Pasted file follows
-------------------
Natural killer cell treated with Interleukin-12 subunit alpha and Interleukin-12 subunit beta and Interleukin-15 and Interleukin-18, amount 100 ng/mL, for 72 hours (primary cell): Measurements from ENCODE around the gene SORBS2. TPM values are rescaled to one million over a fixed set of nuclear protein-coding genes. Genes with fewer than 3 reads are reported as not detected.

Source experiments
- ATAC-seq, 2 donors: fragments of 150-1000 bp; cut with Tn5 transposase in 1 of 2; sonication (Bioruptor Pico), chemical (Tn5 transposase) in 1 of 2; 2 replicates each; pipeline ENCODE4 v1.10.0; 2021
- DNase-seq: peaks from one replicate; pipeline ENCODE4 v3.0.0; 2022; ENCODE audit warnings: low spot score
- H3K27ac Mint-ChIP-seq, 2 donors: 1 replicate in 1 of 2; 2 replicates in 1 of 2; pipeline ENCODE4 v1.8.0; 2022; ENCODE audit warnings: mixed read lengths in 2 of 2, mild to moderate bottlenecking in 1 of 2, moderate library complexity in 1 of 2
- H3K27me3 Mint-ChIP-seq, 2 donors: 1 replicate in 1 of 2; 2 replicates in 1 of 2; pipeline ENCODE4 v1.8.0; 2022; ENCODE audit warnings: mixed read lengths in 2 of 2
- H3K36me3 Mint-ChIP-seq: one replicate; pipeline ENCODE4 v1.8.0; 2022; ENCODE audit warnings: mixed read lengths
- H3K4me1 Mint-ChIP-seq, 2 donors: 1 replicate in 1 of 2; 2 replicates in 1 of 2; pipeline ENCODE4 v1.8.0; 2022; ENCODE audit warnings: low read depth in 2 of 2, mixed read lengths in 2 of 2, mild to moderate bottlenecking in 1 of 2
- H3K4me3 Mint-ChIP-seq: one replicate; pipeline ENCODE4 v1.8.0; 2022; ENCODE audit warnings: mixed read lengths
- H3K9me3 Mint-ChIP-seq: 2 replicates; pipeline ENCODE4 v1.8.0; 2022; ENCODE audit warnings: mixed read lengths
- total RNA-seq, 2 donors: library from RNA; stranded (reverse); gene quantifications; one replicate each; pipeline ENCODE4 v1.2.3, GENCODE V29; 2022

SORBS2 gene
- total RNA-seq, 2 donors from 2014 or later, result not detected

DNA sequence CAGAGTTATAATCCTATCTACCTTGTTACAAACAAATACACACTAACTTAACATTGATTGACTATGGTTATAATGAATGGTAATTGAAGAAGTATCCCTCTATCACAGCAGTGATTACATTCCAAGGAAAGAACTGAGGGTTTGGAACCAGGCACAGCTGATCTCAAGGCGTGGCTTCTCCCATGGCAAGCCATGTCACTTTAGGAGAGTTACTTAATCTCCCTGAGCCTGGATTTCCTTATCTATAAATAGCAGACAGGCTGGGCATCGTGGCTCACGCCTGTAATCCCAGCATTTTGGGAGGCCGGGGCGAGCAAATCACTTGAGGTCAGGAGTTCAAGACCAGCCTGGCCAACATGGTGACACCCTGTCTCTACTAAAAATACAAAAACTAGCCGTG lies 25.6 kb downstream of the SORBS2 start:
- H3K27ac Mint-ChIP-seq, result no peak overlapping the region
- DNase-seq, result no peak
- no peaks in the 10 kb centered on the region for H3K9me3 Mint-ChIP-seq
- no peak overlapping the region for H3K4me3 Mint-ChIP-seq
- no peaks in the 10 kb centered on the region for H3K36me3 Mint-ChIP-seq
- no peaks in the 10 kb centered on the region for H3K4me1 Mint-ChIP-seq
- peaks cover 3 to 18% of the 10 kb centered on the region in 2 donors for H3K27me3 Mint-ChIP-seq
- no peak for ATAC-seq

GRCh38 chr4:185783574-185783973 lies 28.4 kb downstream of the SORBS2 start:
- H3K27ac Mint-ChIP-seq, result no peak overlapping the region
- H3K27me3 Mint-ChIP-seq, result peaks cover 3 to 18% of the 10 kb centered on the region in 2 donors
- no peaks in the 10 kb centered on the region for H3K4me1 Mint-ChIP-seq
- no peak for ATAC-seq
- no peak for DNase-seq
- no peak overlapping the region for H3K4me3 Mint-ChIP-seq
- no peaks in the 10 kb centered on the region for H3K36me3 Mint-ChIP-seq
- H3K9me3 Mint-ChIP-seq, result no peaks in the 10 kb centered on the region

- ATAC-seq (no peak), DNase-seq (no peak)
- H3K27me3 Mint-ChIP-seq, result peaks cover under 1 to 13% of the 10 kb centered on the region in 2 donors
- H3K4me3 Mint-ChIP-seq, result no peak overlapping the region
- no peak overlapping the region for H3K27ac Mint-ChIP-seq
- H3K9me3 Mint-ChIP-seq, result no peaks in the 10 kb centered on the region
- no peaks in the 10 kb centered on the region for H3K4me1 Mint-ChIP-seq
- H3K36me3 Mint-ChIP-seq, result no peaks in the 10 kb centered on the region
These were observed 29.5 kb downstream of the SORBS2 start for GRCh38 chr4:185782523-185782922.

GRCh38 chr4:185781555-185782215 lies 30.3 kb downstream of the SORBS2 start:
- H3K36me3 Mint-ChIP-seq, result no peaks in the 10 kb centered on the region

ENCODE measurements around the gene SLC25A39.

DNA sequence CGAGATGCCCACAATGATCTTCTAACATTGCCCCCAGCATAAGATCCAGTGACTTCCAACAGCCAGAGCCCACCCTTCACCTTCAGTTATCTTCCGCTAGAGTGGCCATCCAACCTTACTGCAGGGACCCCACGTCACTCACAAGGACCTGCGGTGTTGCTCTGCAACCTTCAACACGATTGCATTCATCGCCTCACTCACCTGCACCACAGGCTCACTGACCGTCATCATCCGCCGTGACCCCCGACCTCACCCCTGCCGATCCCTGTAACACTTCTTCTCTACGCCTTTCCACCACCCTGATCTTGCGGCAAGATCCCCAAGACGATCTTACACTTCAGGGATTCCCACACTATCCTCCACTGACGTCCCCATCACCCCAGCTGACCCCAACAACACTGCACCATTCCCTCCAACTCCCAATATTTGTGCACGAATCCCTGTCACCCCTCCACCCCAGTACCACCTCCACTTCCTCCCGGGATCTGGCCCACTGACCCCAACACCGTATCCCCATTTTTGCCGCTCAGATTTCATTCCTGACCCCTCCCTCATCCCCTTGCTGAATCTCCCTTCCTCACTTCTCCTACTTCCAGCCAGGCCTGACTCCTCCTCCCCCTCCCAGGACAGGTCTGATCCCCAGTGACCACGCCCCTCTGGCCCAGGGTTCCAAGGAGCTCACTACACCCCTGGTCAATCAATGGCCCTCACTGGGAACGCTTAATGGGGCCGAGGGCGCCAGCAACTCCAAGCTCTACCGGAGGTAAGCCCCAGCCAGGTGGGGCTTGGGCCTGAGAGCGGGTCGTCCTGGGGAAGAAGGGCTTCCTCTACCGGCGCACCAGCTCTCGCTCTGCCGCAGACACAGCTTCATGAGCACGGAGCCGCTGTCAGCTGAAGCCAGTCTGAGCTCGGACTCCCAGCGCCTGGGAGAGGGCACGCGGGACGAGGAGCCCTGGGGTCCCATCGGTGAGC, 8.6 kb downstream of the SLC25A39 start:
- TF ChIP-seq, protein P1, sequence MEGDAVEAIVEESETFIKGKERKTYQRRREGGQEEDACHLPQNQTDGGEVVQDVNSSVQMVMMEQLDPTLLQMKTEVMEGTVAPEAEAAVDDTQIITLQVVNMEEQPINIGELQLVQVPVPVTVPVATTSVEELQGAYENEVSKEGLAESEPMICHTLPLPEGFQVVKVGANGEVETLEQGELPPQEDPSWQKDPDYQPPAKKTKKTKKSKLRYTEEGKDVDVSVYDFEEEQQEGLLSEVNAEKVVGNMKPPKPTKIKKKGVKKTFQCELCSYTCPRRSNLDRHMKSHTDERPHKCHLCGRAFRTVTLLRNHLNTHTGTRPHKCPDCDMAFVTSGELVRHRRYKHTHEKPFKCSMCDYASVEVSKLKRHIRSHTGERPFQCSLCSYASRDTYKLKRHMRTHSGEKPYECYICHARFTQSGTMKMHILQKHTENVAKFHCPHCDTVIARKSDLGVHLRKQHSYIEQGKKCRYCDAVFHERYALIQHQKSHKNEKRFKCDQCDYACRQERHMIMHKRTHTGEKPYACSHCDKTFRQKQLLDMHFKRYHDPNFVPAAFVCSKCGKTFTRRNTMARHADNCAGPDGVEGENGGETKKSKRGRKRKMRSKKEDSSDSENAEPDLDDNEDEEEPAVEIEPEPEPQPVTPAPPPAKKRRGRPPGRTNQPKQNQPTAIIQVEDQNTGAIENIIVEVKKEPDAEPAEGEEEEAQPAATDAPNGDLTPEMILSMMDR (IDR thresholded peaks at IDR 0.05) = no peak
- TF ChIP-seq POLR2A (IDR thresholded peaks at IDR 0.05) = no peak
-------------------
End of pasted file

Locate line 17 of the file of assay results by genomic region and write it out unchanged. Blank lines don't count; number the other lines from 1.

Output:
- no peaks in the 10 kb centered on the region for H3K9me3 Mint-ChIP-seq